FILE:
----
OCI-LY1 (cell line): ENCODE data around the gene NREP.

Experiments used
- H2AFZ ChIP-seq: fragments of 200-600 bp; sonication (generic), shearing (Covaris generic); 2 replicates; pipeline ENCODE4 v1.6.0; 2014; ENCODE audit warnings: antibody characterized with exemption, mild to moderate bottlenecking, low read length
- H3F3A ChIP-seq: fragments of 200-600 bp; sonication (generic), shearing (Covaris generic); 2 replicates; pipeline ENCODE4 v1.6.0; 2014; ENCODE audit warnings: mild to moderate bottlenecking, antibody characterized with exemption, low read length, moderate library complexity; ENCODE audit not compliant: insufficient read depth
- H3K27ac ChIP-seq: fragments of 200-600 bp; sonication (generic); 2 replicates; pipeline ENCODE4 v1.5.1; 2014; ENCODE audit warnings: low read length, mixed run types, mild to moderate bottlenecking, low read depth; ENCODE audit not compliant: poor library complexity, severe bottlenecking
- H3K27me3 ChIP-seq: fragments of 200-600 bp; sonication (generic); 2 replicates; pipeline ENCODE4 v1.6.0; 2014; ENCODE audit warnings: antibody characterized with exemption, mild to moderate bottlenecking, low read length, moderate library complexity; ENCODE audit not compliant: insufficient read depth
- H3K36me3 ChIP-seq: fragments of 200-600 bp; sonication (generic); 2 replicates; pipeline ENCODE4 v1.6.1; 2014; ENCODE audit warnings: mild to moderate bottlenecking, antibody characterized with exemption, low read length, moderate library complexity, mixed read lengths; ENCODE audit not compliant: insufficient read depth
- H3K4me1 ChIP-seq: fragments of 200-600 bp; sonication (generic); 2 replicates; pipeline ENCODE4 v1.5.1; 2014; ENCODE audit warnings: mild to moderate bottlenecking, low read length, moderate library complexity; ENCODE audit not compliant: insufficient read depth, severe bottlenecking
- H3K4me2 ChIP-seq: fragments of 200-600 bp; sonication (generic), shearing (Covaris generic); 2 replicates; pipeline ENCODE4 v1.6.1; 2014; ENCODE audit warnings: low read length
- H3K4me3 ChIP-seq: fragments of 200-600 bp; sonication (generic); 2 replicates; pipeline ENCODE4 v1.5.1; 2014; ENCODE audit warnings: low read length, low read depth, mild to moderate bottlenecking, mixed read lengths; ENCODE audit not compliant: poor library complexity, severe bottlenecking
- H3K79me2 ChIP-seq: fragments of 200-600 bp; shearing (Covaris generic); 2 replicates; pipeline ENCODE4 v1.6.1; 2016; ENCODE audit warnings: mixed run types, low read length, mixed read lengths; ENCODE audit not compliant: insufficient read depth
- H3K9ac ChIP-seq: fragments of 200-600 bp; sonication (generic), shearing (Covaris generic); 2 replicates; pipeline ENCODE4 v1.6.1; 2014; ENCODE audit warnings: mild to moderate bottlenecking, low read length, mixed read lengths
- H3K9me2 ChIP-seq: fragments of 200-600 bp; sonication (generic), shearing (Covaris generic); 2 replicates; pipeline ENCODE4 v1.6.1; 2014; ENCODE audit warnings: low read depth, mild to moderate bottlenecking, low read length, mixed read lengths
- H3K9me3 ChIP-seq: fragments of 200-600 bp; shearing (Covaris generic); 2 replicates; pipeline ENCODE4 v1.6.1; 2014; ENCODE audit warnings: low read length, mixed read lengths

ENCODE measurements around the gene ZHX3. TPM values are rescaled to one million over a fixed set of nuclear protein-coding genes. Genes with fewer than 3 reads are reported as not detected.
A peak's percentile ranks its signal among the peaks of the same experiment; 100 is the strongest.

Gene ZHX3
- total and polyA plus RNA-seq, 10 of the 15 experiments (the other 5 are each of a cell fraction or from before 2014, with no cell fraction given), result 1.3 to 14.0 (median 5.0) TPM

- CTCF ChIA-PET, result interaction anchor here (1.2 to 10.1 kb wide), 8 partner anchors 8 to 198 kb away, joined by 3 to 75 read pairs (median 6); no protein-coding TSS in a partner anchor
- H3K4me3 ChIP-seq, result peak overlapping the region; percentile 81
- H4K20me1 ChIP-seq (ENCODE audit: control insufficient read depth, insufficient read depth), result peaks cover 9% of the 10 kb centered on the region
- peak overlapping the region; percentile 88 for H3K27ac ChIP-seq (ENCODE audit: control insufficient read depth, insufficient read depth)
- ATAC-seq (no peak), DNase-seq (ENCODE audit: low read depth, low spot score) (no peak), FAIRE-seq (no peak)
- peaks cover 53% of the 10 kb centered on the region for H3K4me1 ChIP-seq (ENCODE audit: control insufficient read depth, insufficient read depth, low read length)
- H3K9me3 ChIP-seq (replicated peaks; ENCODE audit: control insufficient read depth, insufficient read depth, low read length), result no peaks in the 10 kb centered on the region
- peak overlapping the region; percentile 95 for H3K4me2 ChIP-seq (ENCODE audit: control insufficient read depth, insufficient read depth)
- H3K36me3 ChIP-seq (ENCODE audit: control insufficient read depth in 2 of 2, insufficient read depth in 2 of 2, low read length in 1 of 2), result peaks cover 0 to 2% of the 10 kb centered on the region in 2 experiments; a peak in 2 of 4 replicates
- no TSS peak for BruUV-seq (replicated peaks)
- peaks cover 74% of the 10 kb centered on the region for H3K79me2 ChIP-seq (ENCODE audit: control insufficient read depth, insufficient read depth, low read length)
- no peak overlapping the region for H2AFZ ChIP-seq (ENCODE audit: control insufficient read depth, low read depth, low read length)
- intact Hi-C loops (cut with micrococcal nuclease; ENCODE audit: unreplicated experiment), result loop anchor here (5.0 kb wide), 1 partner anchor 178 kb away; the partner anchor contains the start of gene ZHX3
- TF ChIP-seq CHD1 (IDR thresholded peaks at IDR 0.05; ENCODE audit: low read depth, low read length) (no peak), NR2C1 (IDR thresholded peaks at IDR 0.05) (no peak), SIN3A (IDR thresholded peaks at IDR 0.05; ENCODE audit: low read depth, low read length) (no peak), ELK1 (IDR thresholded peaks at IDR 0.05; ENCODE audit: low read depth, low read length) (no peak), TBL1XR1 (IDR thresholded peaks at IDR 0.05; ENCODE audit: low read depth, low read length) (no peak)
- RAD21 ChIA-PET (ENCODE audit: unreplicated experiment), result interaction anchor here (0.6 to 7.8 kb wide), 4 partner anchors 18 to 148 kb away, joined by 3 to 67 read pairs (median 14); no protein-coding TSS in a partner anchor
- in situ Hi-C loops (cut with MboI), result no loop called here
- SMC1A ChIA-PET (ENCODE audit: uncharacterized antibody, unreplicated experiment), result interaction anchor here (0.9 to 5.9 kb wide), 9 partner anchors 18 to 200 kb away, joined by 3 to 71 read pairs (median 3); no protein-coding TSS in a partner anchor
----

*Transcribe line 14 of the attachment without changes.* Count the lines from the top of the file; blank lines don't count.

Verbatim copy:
- H3K9me3 ChIP-seq: fragments of 200-600 bp; shearing (Covaris generic); 2 replicates; pipeline ENCODE4 v1.6.1; 2014; ENCODE audit warnings: low read length, mixed read lengths